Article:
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Tony Winner

Tony Winner

Mr. Lewis makes a fine meal of the role. His Phantom is imposing in his willfulness, as his lustrous voice comes booming down from the heavens, and touching in his energetic but unrequited love for Christine.

Charles Isherwood, The New York Times

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BWW Reviews: PHANTOM OF THE OPERA Haunts Audiences at Saenger Theatre

The Saenger Theatre has been turned into the Opera Populaire from Nov. 5-16 as the "Broadway in New Orleans" season brings in Andrew Lloyd Webber's classic musical, "THE PHANTOM OF THE OPERA" to New Orleans.

Based on the classic novel Le Fantôme de L'Opera by Gaston Leroux, "PHANTOM" tells the story of a masked figure who lurks in the deep catacombs of the Paris Opera House, exercising a reign of terror over its inhabitants. He falls passionately in love with an innocent young soprano, Christine, and devotes himself to turning his ingénue into the next operatic star, both by nurturing her talent and stopping anyone who dares to cross him.

Still attracting crowds to its 26-year Broadway run, "PHANTOM" has been seen by more than 130 million people. The question lies, how do you keep the essence of the show, but give it a fresh update? The story is as phanatics remember, (and the infamous chandelier still falls), but the production has undergone a restaging for touring to keep the production from feeling dated. After a tour of Britain from the spring of 2012 through May 2013, the reconceived musical began its U.S. tour featuring new scenery, choreography and orchestrations, along with noticeable shifts in tone and character.

Technically speaking, "PHANTOM" has always been astounding, but with Paul Brown's set design the updated version is stupendous. Originally, everything was suggestive, but this cylindrical set is very real, and offers a 360-degree tour of the opera house. Audiences get more of a sense of the backstage corridors, the dressing rooms, the managers' office, the rooftop, and Christine's journey down to the Phantom's lair. The set itself is a character, and one cannot help but lose themselves in the grand spectacle of it all during numbers such as "Masquerade" and "Phantom of the Opera."

There are additions to the performance that even the most dedicated should appreciate. The use of light, combined with projections, creates a magical atmosphere during "All I Ask of You" as the young lovers Christine and Raoul sing to one another beneath a full moon on the top of the opera house. Better still, is the use of projected shadows to portray a flashback of the origins of the Opera Ghost as Madame Giry recounts the tale.

For a show this grand, you also need grand performances, and "PHANTOM" does not disappoint. Julie Udine soars as Christine, a role made famous by original actress Sarah Brightman. And like Brightman, Udine's light, floaty soprano voice is lovely to hear. Fans of both classical and pop singing would not be disappointed in her performance.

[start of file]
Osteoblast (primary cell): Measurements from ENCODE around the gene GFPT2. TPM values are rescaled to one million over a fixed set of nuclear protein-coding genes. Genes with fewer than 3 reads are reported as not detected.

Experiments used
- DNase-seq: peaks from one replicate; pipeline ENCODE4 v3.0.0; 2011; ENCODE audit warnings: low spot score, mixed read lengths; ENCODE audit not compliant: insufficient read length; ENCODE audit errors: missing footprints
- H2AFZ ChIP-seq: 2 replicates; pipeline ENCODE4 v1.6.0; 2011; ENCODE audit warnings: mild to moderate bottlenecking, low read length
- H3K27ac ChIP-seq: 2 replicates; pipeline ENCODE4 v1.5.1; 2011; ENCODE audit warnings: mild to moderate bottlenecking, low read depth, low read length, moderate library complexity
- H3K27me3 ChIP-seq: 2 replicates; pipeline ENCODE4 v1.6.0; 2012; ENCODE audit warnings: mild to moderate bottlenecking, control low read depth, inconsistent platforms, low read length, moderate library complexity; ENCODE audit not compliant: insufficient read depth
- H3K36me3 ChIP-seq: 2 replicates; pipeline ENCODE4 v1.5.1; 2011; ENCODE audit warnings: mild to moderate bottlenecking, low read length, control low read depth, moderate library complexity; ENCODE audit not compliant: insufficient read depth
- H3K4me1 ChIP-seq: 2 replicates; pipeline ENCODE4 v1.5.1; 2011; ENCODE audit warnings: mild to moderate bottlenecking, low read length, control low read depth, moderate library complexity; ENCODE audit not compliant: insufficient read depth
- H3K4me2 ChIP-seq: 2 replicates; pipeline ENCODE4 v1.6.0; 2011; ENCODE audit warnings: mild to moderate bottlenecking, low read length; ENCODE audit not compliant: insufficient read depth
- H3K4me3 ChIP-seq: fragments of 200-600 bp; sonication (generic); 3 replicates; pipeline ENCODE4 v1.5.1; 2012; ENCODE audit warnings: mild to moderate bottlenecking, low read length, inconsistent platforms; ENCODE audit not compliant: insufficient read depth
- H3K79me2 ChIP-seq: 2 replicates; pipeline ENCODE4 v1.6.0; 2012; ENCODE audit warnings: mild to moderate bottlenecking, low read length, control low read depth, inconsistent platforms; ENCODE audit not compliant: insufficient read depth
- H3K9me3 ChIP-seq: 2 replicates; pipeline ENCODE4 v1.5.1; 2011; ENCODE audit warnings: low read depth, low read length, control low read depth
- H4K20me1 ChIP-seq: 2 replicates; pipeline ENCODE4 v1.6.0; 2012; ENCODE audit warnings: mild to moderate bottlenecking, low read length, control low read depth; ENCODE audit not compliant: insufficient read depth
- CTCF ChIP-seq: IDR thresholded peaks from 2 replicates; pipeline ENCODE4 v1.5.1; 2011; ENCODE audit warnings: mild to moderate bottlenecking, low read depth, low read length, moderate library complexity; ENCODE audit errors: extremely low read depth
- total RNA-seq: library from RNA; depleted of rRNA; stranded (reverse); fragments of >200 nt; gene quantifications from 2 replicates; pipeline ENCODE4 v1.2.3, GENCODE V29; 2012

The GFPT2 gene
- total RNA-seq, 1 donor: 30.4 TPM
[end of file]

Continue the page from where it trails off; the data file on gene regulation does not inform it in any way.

Better still are some of the changes to Christine's character. While still perceived as innocent and demure, Udine gives her character some backbone, evidenced when Christine stands up to Carlotta's accusations and Raoul's persistence on using her to lure the Phantom. This time when she tells Raoul she's frightened, it's believable in her desperation to have her lover change his mind.

Cooper Grodin's Phantom may not be quite memorable as Phantoms in the past, as he struggled with his low range. Once he hit the high A flats, his song did take wing. Grodin's Phantom is still just as dark and irresistible as ever, but just like Christine, the Phantom's character received an update. The Phantom is no longer presented as being the only true artist in the opera house. While it takes away from the Phantom's love of music, and puts more focus on his obsession with Christine, it puts reflection on characters who are not just there to be terrorized. For example Carlotta, while in essence a diva, has the talent to justify it, and Jacquelynne Fontaine's dramatic performance brought forth her operatic training and diminished the traditional, comical caricature.

More significantly in the changes of the show, Christine doesn't remove the Phantom's mask, but rather sees his face when she catches him washing it. His reaction, however, is the same, though it feels unwarranted. Before, Christine had willingly done something without his permission, which was inexcusable in his eyes. Berating her for just being there at the wrong moment seemed forced.

Ben Jacoby's performance as the young noble Raoul deserves special mentioning, for he brought a new level of characterization to his performance. Never before have I seen a Raoul who shows just as much jealousy over Christine as the Phantom. Jacoby's Raoul may have had his heart in the right place, but he wants to control Christine as much as the Phantom. Their rivalry for Christine feels much more equal now, and it raises the question: did Christine chose the lesser of two evils in the finale? Raoul offered security, but Christine would live the life of a noblewoman, leaving the life of the opera behind. The Phantom offered her the chance to live out her dreams of a successful career, but she would always be under his murderous watch.

With a great cast, a great backstage team and a vastly improved set, New Orleans can look forward to enjoying this haunting production.

Article reprinted with permission from

What You Say

205 reviews, average rating: (4.4 Stars)

Mike: “The Best Show On Earth”

This is the best broadway you will ever see in your life...was into the sho... more

Nicole: “Absolutely Wonderful!”

I am 35, visited NY for the first time and being a fan of the 1943 version ... more

Danielle: “INSANE”

The Phantom of the Opera was probably one of the most AMAZING shows I've ev... more

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